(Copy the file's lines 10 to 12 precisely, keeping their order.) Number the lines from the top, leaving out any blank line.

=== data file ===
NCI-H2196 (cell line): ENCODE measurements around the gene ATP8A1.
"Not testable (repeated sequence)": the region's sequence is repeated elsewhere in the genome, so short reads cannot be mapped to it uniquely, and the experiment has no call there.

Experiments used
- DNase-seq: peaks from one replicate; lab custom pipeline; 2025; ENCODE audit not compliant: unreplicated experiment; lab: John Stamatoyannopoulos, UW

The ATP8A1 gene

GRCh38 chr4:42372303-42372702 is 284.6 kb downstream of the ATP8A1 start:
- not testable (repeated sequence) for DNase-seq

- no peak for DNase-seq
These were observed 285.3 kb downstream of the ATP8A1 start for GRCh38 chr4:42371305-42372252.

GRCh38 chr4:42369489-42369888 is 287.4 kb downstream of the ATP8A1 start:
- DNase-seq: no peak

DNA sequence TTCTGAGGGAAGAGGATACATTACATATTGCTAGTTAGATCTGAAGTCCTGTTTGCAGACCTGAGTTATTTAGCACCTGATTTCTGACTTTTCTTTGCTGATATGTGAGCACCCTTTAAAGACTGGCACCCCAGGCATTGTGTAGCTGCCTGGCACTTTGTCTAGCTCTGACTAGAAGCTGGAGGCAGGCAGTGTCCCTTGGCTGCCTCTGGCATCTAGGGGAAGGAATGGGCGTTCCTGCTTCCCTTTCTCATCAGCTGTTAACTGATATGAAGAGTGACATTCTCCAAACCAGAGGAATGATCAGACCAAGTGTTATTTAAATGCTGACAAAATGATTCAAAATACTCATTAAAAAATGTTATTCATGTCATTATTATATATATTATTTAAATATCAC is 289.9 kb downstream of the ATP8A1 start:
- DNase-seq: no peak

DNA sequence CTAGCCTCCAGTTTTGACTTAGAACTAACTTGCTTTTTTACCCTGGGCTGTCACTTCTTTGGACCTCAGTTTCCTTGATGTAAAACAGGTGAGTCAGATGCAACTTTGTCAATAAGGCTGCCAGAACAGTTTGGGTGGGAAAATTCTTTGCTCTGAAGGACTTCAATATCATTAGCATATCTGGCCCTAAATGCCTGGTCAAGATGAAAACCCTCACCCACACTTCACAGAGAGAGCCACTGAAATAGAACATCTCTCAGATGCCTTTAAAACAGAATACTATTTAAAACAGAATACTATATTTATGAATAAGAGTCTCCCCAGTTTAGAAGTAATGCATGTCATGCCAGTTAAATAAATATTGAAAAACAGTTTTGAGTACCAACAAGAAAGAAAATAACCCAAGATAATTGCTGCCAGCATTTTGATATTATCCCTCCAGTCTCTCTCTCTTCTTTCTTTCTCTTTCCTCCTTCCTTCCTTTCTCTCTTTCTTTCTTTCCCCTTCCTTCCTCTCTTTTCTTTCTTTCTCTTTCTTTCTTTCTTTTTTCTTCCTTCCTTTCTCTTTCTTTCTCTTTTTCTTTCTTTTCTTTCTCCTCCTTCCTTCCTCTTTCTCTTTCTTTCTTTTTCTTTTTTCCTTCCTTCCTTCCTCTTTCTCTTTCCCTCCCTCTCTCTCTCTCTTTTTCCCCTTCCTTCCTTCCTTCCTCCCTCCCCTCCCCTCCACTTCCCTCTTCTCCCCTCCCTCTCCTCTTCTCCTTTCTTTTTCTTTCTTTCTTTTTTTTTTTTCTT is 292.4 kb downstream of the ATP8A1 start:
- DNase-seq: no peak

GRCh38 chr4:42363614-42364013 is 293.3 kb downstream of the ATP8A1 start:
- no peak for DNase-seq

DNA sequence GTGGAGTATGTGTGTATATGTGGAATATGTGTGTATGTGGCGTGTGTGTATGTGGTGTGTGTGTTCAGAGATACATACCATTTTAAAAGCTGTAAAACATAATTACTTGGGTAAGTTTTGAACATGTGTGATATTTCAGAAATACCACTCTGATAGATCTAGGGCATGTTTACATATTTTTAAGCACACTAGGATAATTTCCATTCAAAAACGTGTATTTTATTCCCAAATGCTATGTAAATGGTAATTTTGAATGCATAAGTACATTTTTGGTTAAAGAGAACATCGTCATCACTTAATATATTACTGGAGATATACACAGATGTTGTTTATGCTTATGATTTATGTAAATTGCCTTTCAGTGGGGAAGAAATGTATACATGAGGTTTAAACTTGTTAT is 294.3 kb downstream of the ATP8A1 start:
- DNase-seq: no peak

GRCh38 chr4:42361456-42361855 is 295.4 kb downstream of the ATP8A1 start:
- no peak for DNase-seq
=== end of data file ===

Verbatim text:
GRCh38 chr4:42369489-42369888 is 287.4 kb downstream of the ATP8A1 start:
- DNase-seq: no peak

DNA sequence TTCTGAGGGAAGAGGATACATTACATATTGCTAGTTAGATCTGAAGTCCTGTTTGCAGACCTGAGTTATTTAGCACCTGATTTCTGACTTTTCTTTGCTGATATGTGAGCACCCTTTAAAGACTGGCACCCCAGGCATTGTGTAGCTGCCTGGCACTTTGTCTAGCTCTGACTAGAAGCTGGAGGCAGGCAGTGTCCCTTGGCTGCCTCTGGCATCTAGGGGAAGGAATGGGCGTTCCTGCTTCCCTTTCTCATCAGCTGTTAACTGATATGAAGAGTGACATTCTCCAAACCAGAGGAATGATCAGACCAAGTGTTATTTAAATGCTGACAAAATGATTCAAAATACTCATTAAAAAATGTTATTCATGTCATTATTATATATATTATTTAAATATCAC is 289.9 kb downstream of the ATP8A1 start: